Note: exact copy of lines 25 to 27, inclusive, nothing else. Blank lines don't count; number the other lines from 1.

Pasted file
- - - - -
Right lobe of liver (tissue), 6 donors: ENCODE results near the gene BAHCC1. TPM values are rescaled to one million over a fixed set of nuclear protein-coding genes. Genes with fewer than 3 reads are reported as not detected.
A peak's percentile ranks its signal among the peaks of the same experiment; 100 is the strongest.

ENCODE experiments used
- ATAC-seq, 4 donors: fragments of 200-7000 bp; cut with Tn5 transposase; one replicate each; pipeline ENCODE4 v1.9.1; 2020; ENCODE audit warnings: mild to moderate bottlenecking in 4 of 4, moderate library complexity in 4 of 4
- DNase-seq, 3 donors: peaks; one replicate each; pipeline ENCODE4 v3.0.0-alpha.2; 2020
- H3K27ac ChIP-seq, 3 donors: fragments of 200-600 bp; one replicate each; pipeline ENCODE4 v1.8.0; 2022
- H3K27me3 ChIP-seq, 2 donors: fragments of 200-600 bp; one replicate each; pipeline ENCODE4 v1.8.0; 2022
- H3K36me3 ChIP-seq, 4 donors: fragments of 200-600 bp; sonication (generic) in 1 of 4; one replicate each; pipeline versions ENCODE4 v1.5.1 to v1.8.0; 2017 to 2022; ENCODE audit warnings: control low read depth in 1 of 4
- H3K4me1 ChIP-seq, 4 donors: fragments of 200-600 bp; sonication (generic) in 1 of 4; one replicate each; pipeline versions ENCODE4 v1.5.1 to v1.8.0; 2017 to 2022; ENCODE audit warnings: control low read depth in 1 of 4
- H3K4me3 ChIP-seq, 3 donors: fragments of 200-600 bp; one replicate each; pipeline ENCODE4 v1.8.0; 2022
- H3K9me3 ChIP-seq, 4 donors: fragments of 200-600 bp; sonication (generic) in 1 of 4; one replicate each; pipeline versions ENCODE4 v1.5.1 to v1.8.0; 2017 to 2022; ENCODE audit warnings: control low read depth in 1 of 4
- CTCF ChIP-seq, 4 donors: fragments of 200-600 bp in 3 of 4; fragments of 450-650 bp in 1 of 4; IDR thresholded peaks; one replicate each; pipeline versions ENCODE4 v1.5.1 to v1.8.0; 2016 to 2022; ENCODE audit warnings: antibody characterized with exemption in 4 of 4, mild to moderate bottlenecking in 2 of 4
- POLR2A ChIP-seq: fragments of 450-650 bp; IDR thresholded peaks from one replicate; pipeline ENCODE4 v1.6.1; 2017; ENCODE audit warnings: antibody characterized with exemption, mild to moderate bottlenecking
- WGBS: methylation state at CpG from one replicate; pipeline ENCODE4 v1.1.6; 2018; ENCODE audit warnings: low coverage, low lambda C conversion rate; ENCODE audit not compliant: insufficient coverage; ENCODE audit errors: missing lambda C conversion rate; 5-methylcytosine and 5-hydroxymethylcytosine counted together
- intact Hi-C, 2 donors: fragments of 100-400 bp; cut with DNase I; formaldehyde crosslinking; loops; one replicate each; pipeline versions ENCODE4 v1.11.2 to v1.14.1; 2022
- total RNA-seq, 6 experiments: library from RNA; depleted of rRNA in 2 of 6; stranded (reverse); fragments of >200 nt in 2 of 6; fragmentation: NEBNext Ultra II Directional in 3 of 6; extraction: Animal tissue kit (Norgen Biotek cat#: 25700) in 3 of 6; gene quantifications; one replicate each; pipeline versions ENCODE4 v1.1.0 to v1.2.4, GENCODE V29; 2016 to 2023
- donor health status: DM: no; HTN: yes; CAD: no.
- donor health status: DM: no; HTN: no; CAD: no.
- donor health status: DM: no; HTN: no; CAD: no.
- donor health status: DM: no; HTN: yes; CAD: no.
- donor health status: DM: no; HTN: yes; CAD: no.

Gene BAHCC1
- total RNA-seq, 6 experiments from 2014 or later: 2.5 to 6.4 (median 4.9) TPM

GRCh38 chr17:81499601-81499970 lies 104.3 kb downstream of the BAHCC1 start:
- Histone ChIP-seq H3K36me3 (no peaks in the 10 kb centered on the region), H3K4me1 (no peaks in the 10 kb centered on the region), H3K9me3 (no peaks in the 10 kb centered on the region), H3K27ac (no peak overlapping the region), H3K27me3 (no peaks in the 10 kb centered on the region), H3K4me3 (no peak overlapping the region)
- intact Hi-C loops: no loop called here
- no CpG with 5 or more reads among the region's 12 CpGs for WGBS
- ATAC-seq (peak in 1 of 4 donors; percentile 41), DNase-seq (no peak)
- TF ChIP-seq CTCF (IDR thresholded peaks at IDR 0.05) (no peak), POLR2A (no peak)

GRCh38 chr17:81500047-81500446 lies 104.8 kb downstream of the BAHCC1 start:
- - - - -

- Histone ChIP-seq H3K36me3 (no peaks in the 10 kb centered on the region), H3K4me1 (no peaks in the 10 kb centered on the region), H3K9me3 (no peaks in the 10 kb centered on the region), H3K27ac (no peak overlapping the region), H3K27me3 (no peaks in the 10 kb centered on the region), H3K4me3 (no peak overlapping the region)
- intact Hi-C loops: no loop called here
- no CpG with 5 or more reads among the region's 12 CpGs for WGBS